He goes to the bed and puts his arms around her, trying to ignore the guilt in the back of his mind. Because it’s almost true that he can’t save her, and couldn’t have. He doesn’t have the equipment to produce streptomycin, even if he had the time. And keeping her alive in a time and place where history said she died would almost certainly damage time. There would be no point saving her life if they both got eaten by Reapers as a consequence. That wouldn’t be saving her at all.
But there’s a slim chance, a razor-thin chance that he could draft every goldsmith, and glassblower in Versailles, have the country scoured for the right kind of soil, and produce the medicine needed to save her. The king would provide. And this might bring the Reapers down, but it might not. He doesn’t know. It could work.
And he could watch history unravel as the cure for tuberculosis arrives centuries too early. The king would have the miracle that could heal the dying. The monarchy would be strengthened, delaying, perhaps even preventing the revolution. Millions would live who were expected to die. With the rise of resistant strains, millions would die who were expected to live. Whole new areas of science would be thrust upon humanity.
And his hope of standing outside the Powell Estates, watching a certain blonde step out of a certain blue box would vanish into the land of history that wasn’t. As would his freedom.
So he holds her until she stops crying, and tries to ignore the guilt.
Rose sits and stares at the broken mirror, and thinks, Now.
It doesn’t work.
She tries again, but it still doesn’t work.
She sits and thinks now, and now, and now, and Mickey’s shaking her awake. “You really want to sleep out here?” He smiles. “All these crates at things? Cause, call me crazy, but I figure a nice soft bed in the TARDIS would be more comfortable."
Rose yawns, “Yeah, I guess.” She stands up. “Didn’t realize I was dozing off until I did.” She turns to him, apologetically. “Sorry I was so snippy, today.”
Mickey shrugged. “Don’t worry about it. Killer robots, being stuck out in space, all of that. Bound to get a bit shirty.”
“And I’m sorry I didn’t tell you about the emergency switch.” She puts a hand on his arm.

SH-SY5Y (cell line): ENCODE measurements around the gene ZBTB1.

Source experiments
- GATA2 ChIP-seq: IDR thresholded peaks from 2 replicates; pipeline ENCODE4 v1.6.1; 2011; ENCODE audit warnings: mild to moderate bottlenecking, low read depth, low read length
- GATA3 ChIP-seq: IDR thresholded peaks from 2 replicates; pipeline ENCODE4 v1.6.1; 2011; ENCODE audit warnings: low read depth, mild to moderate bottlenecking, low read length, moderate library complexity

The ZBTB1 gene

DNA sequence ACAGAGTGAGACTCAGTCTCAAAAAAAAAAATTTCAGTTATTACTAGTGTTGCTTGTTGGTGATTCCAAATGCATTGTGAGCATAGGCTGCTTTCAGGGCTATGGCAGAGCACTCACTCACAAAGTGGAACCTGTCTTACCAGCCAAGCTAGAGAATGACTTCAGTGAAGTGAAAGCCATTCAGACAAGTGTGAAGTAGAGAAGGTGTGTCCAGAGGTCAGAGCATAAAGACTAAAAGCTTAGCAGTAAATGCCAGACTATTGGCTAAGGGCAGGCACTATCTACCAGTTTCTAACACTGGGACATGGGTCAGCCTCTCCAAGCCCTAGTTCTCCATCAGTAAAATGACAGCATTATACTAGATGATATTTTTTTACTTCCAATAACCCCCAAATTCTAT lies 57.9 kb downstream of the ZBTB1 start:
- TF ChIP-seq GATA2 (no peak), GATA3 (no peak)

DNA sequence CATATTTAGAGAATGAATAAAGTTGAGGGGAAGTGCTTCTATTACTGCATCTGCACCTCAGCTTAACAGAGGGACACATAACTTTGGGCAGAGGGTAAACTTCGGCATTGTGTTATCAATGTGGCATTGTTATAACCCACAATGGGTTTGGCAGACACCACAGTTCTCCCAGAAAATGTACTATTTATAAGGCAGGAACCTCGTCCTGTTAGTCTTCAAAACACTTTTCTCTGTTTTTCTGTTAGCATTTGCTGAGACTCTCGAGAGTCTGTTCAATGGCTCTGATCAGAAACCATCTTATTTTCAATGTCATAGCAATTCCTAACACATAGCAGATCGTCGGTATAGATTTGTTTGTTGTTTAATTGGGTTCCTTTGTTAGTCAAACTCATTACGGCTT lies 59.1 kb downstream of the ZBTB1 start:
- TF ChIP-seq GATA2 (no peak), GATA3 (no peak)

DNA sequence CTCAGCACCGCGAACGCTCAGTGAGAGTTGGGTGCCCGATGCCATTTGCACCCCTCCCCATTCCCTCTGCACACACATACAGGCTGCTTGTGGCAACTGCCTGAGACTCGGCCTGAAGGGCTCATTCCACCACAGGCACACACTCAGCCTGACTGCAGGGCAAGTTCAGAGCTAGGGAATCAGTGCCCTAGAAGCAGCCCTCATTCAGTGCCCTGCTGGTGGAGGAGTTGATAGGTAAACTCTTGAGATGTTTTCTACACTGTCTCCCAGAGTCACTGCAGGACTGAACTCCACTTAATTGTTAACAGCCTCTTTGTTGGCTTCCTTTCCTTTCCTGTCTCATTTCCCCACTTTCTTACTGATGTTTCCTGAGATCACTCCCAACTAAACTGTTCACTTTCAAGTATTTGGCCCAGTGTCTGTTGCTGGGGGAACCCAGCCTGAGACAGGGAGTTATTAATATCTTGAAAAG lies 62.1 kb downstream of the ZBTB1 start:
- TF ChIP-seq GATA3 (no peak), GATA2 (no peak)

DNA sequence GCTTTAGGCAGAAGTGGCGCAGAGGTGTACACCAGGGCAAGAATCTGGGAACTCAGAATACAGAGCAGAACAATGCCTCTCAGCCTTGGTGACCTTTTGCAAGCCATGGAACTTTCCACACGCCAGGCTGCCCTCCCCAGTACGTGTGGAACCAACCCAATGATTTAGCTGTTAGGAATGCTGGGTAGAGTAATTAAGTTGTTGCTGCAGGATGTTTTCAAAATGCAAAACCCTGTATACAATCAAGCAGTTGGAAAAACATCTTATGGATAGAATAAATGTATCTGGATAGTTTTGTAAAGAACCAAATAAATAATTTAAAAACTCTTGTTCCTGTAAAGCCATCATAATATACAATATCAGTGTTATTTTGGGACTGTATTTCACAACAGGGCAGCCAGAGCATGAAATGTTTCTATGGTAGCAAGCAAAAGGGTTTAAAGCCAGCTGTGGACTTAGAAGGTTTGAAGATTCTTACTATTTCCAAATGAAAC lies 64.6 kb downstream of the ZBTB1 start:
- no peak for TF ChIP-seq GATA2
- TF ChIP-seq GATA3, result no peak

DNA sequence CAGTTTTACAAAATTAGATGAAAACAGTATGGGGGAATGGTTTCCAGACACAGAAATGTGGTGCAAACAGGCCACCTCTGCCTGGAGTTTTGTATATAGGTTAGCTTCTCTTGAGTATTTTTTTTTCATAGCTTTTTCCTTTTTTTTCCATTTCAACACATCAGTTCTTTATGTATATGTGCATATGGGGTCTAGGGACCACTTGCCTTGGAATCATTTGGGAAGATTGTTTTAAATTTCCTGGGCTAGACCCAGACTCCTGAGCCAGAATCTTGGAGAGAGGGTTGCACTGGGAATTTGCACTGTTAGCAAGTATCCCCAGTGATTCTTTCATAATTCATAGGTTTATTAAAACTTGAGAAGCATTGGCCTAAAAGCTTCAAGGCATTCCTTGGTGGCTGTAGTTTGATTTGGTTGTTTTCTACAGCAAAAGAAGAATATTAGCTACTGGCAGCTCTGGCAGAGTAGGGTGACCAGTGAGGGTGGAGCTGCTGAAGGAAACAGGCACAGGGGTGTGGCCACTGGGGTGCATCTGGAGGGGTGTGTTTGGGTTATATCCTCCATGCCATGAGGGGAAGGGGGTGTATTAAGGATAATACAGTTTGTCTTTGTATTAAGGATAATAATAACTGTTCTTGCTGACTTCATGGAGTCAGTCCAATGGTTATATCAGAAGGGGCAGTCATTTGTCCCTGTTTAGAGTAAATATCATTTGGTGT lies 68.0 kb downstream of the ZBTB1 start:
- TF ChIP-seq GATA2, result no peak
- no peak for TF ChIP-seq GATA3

“Yeah, well,” he shakes her hand off, and for a moment there’s a flash of anger in his eyes. “We’ll sort that out in the morning.”
Reinette is dead.
A tidy little man in a dusty black outfit is holding out papers and talking.
Reinette is dead.
The little man seems to think the papers are very important, that the Doctor needs to pay attention to them. He doesn’t seem to understand that Reinette is dead.
The Doctor explains, in as calm and as reasonable of a voice as he can manage, that none of this can possibly matter, since Reinette is dead. The little man nods and walks away.
Several days later, the food runs out, and various relatives turn up at the estate, arguing over who gets which property, and the servants ask for their wages, and the Doctor starts wondering if he has anywhere to live, and like magic, the little man is back.
The Doctor’s always been a bit vague about money, one of the results of traveling through time. One century a lump of gold is good money, the next it has to be stamped, a few centuries later it’s extremely valuable and requires documentation, and even if he were to pop back to Carthage and get a receipt, it wouldn’t be believed. Not to mention the centuries where no one cares much about gold and they look at you like you were trying to spend a lump of tungsten, and the Cyber-Wars, where it’s extremely valuable, and will get you arrested for hoarding essential munitions.
The situation with little bits of paper is worse.
He gets given things, instead. He collects items that belong to no one. He occasionally trades something he has to spare for something he wants. One time, completely by accident, after a long drunken card game, he managed to make quite a lot of money off of compound interest. Normal financial planning simply doesn’t apply to that sort of thing. So he’s never bothered.
Reinette, it turns out, was quite clever with money.
The little man explains a lot about inheritance and investments, and assets and accounts, and makes the Doctor sign any number of papers, with any number of names. There’s a Jack Newhouse there (he really has to stop making these jokes), a Jacques De L’Ange (although apparently he’s not the only one), John Smith, Antoine Poisson (he detects a touch of possessiveness in that one), Jean-Marc Cheminee (frankly, he thinks that’s a bit silly) and other forms where he’s simply the Doctor. The accountant says this is a code name for future recipients. This name, and a few select passwords, and they’ll be able to tap the investment funds.
She was clever, his Reinette. He’s set up for a century. She’s given him escape funds.